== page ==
The Ice Swan by J’nell Ciesielski

The Ice Swan

The Ice Swan is a slow-burn and rather tender romance about two people building a relationship after their worlds have crumbled around them. It is set in the Russian emigré community in Paris during the final months of the Great War, and then in rural Scotland in the War’s aftermath, and it manages to be both angsty and gentle. I thoroughly enjoyed it. Princess Svetlana Dalsky fled the Bolshevik uprising in Russia with her mother … Continue reading The Ice Swan by J’nell Ciesielski

Rare Vigilance by M.A. Grant

Rare Vigilance

Content Warning: PTSD, violence and trauma I read this book at such a furious pace that I’m sure I missed the details. In fact, I know I did. Because I’m struggling to write this review beyond simply repeating “wow” to myself ad infinitum. There was such a wonderful balance between a strong character-driven development and sheer plot momentum that I couldn’t control myself. I just had to devour this book. Did I ignore all of … Continue reading Rare Vigilance by M.A. Grant

Heartbreak Incorporated by Alex de Campi

Heartbreak Incorporated

Heartbreak Incorporated is kind of a bonkers book, and I love that about it. It commits pretty hard to its own premise of a sexy, mysterious man breaking up relationships for money while also maybe doing vigilante justice on the side, and the aspiring journalist who wants to uncover all of his secrets (in both a sexy way and a hard-boiled PI kind of way). Also, there are demons, and this book is very queer. … Continue reading Heartbreak Incorporated by Alex de Campi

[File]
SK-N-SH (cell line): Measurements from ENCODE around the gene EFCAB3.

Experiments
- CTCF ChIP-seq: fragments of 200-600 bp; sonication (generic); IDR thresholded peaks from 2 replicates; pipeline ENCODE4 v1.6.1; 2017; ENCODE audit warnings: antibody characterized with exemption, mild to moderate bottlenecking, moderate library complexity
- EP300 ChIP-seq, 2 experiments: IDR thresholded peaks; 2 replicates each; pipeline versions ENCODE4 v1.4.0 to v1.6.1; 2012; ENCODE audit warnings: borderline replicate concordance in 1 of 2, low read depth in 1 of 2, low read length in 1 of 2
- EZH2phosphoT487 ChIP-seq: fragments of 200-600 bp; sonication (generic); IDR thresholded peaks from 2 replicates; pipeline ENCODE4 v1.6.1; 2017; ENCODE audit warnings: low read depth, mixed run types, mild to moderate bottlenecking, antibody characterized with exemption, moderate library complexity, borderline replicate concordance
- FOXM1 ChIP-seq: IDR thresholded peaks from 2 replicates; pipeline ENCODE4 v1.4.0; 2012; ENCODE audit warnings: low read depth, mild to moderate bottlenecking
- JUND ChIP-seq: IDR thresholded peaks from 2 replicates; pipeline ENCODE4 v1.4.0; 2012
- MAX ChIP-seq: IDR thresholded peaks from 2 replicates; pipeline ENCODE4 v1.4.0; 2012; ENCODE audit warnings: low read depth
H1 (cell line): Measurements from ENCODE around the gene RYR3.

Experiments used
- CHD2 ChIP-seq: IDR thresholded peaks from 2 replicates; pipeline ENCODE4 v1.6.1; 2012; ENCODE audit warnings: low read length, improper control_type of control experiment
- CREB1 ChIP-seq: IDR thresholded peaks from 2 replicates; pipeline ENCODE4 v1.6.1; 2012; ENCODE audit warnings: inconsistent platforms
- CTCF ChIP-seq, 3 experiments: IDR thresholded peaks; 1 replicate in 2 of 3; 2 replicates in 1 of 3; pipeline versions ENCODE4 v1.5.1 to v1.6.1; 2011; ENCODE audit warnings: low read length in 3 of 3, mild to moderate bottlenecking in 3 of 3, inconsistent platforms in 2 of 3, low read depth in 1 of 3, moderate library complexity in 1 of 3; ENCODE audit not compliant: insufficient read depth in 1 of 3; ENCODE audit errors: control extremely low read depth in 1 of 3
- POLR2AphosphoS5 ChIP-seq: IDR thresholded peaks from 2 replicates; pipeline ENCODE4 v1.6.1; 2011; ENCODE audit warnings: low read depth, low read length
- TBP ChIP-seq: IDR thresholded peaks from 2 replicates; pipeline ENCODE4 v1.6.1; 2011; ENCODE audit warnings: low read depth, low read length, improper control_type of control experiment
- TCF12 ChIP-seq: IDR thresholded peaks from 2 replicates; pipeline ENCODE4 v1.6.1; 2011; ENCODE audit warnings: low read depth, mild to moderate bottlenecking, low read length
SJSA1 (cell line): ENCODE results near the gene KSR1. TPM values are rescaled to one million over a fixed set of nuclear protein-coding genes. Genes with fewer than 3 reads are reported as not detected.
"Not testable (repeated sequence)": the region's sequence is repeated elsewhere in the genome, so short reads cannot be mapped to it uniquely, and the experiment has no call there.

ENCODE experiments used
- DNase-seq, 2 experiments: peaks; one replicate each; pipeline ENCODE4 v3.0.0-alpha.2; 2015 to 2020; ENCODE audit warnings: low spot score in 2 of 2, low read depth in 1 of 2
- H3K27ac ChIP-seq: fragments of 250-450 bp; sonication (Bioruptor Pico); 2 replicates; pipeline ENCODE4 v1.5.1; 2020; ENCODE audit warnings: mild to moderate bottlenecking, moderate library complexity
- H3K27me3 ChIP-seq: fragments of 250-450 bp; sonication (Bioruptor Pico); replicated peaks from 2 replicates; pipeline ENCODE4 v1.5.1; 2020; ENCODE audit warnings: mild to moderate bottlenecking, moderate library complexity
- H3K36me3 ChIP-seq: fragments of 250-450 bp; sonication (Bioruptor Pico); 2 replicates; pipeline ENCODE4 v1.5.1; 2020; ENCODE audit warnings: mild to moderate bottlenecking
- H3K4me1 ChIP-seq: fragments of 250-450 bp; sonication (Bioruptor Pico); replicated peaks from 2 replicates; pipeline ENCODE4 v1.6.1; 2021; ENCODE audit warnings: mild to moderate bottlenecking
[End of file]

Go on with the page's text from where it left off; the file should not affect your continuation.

She’s Too Pretty to Burn by Wendy Heard

She’s Too Pretty to Burn

She’s Too Pretty to Burn is an intriguing, but uneven read. It opens like a teen romance, and ends like a thriller, but the transition between the two is jarring and disruptive to the reading experience. It’s also supposed to be inspired by The Portrait of Dorian Grey which I didn’t get at all from the text. The novel centers around three people: Mick, a high school swim star with a troubled home life; Veronica, … Continue reading She’s Too Pretty to Burn by Wendy Heard

Questland by Carrie Vaughn


TW: PTSD, recollections of a school shooting, gaslighting Questland is pure geek-bait, and a fun book for all of those who dream of going to Hogwarts and Middle Earth. My husband and I gave our kid a name in Sindarin (Elvish), so basically the book is Carrie-bait. It revels in a quickly moving plot, a gorgeous setting, and a plethora of fantasy references, but suffers from a lack of developed characters. Dr. Addie Cox is … Continue reading Questland by Carrie Vaughn

Eclipse by Celia Lake


I came to Eclipse via these two tweets shared on Twitter. It was the second one which really got me. I love a good magical school story, but the Harry Potter books never quite worked for me. Eclipse, which promised a view from the staff room of a magical school in the 1920s, sounded like my catnip. (Also, the author’s page has a content warning that includes a warning for ‘academic politics including an unpleasant … Continue reading Eclipse by Celia Lake